t one point in time, after the disgraceful "High
Risk", writer/producer/director/seamstress Wong Jing was at the
very top of my Hit List. But after the successful "Colour
of the Truth", a semi-take on "Infernal
Affairs" that was nevertheless strangely good, I removed the
Jingster from said list. Now that you know from whence I approach the
cinematic output of one Wong Jing, let's move on to his latest endeavor.
"Moving Targets" stars Nicholas Tse and
Edison Chen as Kit and Fit, respectively, two young bucks on the Hong Kong
police force. After a successful gunfight with heavily armed criminals,
our awesome duo is recruited by senior cop Cheung (Simon Yam) to join his
elite squad. Alas, there are problems. For you see, Cheung is Kit's
estranged father, who Kit hates with a vengeance. This makes our hero do a
lot of moping and generally acting like an angry baby holding his breath
whenever he's around Cheung.
After introducing the familial dilemma for Kit and
Cheung, the script wanders off to focus on Fit, as he's blackmailed to be
a mole for a gang boss with unsightly facial hair. Further complicating
matters, as well as hitting home the script's "Dads really suck"
theme, Fit's own dad, played with his usual downtrodden flair by Suet Lam,
is up to his ears in debt to said gang boss. And if you've never seen Suet
Lam get beaten up and abused in a movie -- well, what am I saying? This
guy always gets beaten up and abused in every movie.
I suppose in the annals of Hong Kong cinema
"Moving Targets" isn't the most awful thing to ever come out of
the island colony-cum-Red China backyard. It's certainly a fruitless film,
filled with the type of obvious scripting that gets beaten out of first
year film students and over-the-top melodrama that tries way too hard to
pull at the heartstrings. Add to that a leading man in Nicholas Tse
Tide"), who has been infected with Ekin Cheng-itis by simply
letting his hair do all the acting for him. The most challenging part of
the film is to keep from cringing whenever Tse is required to act
melancholy or emotional or, in general, act.
After babying his way through scenes with his
estranged poppa, Tse's Kit transfers over to Internal Affairs, where he
enters into a lascivious affair with I.A.'s top female cop. Why? Your
guess is as good as mine. Even though the movie treats the I.A. cop as if
she's the second coming of Michelle Pfeiffer, those double chins say
otherwise. And really, isn't dating your underling while you're both
working for Internal Affairs sort of, er, obviously against the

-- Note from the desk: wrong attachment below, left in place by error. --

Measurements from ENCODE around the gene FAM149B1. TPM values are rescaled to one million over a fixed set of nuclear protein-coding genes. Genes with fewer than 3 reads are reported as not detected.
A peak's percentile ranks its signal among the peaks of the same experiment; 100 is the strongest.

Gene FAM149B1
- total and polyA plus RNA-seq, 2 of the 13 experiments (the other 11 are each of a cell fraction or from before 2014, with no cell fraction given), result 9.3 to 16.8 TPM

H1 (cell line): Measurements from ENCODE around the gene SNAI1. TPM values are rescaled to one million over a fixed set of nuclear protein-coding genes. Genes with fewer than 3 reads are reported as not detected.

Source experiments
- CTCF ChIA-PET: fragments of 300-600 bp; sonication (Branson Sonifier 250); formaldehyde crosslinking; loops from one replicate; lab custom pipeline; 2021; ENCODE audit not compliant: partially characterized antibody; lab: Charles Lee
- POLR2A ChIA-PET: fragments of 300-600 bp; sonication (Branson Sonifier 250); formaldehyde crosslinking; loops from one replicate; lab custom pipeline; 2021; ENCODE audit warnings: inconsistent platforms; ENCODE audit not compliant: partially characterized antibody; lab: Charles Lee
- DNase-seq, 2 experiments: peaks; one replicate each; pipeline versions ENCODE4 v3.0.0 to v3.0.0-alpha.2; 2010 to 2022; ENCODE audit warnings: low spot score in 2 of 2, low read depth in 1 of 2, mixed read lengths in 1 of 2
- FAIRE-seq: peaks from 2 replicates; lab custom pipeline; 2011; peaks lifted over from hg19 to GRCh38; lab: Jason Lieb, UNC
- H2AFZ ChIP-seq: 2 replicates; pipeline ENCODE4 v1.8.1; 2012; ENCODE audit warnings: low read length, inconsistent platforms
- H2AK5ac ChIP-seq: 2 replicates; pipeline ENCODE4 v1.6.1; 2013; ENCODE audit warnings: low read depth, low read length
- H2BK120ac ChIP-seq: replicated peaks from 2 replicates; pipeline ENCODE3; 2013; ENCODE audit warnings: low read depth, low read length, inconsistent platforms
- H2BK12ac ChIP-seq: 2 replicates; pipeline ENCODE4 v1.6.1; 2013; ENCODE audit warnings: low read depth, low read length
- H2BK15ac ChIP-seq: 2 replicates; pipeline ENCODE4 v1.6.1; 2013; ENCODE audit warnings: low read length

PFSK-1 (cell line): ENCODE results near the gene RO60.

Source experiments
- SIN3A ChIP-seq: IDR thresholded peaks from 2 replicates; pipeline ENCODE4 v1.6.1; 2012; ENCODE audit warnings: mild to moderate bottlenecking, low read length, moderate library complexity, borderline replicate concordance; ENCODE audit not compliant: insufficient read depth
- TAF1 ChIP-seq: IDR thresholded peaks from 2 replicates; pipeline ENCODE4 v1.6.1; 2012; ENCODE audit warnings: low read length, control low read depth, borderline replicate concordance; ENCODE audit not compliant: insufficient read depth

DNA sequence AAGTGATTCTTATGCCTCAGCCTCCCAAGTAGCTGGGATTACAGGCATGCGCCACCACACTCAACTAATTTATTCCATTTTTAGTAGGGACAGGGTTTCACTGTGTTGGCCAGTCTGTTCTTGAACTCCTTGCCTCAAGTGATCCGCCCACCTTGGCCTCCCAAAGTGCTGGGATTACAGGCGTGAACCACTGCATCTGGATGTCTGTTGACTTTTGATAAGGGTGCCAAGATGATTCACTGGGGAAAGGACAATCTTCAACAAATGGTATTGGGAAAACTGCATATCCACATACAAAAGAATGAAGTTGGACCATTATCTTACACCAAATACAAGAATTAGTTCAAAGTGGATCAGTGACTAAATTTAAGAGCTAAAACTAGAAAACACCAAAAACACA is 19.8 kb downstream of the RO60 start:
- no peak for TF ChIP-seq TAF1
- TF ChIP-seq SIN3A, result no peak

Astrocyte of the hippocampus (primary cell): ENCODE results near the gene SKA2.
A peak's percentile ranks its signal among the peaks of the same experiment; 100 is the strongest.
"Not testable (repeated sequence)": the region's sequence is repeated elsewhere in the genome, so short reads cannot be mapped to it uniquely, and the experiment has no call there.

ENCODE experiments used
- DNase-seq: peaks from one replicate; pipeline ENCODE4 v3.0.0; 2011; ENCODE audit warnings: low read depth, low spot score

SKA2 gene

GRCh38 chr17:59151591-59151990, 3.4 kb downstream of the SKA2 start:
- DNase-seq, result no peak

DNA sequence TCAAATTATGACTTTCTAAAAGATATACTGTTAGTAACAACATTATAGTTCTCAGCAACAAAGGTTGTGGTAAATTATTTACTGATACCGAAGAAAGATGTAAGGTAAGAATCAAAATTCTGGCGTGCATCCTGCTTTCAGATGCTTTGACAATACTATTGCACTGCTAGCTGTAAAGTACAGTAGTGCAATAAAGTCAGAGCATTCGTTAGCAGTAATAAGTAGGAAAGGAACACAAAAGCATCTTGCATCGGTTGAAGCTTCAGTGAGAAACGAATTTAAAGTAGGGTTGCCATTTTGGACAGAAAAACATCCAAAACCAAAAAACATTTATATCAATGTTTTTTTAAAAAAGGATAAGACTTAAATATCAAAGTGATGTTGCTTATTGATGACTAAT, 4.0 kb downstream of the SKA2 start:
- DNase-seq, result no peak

rules? Who watches the watchmen indeed!
Of note is Edison Chen, who finally gets to sink his
teeth into a role that shows him to be something more than just the goofy
sidekick. Chen is very good here, and the youngster even manages to lift a
mostly dull and trite adventure in uninspired filmmaking whenever he's
onscreen. The movie also takes its best turn at about the hour mark, after
Chen's Fit is kicked off the force for corruption. Now a civilian, Fit
still has to contend with the advances of the gang boss with the unsightly
facial hair. Hopefully Chen's performance in "Moving Targets"
will lead to better things. God knows he's certainly better than his
bigger named co-star.
Also good is Gillian Chung, one half of the
manufactured pop group Twins. Aside from hitting Hong Kong with the wallop
of SARS two years ago, Chung and her Twins cohort has done about 5,000
movies in the last 2 years, give or take a couple of movies. Chung is
effective here, probably because she's allowed to play an adult for once.
I guess the overwhelming stupidity and general dumbness of "Twins
Effect", the last movie I saw her in, blinded me to her obvious
charms. And oh yes, she's quite a lovely young woman. Strange that I
didn't notice that before.
"Moving Targets" is okay, but it's nothing
you can't do without. Wong Jing probably spends too much money on
gratuitous camera tricks and effects for no obvious narrative benefit. I'm
still trying to figure out why the film was shot entirely in split-screen
format for about a whole minute. And unlike Jing's previous foray into
cops and triads movies ala "Color of the Truth", there's no
decent action in "Targets" to overcome the film's many faults.
Nevertheless, any movie that gives Simon Yam a big
part definitely deserves some bonus brownie points, even if said movie
basically gives him absolutely nothing to do for the final 30 minutes.